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As He Exits, OFPP Admin Gordon Says Continuity Key to Improving Acquisition

Dan Gordon

Dan Gordon, administrator of the Office of Federal Procurement Policy, has a little more than one month left on the job before he takes up the position of associate dean for government contracts law at the George Washington University Law School.

Before he goes however, he still has advice for the federal acquisition community. In an interview with Federal News Radio, Gordon said continuity is the key for the administration’s efforts to improve the acquisition process, especially the acquisition workforce.

“You are going to see my successors and the wonderful staff at OFPP continuing our efforts,” Gordon said. “We’ve been working with the Hill, with the appropriators and others, to ensure there is adequate funding for the acquisition workforce at the agencies. We will continue to do that. We are going into challenging times, but we will be focused on strengthening and protecting the acquisition workforce.”

The government has made use of strategic sourcing to take advantage of its buying power, with those efforts including blanket purchase agreements used by the General Services Administration mostly for technology.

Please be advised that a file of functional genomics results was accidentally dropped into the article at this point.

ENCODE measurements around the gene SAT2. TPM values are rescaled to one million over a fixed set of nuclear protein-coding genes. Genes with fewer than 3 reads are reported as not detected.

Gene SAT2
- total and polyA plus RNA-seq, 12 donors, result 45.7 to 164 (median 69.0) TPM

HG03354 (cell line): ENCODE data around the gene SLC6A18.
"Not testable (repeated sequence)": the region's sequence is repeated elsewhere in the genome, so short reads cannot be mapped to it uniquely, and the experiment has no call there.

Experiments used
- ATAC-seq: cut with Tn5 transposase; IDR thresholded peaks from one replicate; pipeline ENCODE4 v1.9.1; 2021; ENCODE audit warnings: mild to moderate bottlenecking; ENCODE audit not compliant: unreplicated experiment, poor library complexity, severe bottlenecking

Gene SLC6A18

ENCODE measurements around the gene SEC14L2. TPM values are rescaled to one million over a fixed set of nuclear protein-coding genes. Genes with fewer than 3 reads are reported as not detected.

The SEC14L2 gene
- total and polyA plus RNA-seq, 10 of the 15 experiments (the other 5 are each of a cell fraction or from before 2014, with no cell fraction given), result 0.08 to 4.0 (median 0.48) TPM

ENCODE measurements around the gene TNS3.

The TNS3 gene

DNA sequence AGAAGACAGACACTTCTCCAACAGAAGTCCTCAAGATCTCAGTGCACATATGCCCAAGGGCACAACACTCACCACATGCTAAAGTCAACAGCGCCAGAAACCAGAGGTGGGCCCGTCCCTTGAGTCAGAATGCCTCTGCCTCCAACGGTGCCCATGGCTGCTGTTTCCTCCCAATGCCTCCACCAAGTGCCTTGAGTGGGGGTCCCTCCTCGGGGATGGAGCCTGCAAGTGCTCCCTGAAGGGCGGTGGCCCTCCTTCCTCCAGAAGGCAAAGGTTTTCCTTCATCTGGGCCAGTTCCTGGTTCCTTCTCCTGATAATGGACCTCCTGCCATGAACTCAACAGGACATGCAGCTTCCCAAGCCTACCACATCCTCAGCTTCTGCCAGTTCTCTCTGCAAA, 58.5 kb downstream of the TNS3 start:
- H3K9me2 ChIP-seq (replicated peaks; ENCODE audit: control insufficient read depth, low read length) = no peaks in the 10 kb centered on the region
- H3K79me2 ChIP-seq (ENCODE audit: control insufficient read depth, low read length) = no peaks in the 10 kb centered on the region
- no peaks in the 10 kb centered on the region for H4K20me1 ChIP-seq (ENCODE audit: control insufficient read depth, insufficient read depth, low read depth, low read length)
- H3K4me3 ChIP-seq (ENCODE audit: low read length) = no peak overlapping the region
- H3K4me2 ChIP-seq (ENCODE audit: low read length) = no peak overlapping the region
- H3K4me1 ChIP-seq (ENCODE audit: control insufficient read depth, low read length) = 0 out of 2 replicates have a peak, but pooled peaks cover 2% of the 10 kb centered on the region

None of those efforts would be effective without a strong acquisition workforce, Gordon said in the interview.

Gordon spent much of his tenure focusing on strengthening the acquisition workforce, including trying to grow the number of contracting officers and other key positions. OFPP also set new standards and certification requirements for contracting officer representatives in September.

Through training sessions at the Federal Acquisition Institute and the Defense Acquisition University, OFPP can track how agencies are growing both the number and training of contracting officers and their representatives.

“What we are hearing is, they are really paying attention for the first time, in terms of getting their people certified, and being sure they have qualified people managing those contracts,” Gordon said. “It is a bright light of progress in what has been prior to this administration a pretty bleak picture.”

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